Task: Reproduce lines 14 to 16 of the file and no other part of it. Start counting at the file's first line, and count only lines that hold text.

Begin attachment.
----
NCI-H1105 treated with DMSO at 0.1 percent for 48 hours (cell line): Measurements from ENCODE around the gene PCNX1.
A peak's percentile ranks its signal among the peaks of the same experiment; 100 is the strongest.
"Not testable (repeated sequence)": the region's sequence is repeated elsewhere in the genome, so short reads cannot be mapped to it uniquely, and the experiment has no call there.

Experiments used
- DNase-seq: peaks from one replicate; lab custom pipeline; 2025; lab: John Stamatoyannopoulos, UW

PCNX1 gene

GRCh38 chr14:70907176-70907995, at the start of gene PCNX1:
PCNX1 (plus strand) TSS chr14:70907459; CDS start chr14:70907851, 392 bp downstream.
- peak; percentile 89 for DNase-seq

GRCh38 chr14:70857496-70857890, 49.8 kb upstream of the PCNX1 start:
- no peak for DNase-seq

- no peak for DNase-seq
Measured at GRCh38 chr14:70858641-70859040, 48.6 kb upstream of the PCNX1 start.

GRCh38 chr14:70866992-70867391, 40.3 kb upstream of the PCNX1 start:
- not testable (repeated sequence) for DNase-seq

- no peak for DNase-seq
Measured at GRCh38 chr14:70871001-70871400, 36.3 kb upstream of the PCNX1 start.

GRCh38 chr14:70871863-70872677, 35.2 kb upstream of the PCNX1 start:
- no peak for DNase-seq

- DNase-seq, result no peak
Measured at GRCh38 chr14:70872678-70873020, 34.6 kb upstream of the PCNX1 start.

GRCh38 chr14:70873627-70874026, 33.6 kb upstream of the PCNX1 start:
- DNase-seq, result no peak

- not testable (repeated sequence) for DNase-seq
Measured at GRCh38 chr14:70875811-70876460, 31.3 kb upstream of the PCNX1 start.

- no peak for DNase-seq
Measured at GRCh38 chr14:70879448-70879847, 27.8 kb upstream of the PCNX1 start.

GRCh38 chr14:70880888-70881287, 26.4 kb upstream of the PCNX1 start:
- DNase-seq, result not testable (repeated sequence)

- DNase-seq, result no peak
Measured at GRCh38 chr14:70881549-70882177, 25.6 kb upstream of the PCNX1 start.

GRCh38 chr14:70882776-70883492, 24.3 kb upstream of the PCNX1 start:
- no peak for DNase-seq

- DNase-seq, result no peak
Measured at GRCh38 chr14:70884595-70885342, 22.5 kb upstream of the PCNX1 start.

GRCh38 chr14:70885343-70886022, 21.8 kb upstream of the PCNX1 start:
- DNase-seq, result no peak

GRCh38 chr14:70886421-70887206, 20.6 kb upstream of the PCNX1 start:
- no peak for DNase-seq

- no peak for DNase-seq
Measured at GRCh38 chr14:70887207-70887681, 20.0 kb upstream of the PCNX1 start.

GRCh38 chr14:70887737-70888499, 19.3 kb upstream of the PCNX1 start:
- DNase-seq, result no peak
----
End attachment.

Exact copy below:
GRCh38 chr14:70866992-70867391, 40.3 kb upstream of the PCNX1 start:
- not testable (repeated sequence) for DNase-seq

- no peak for DNase-seq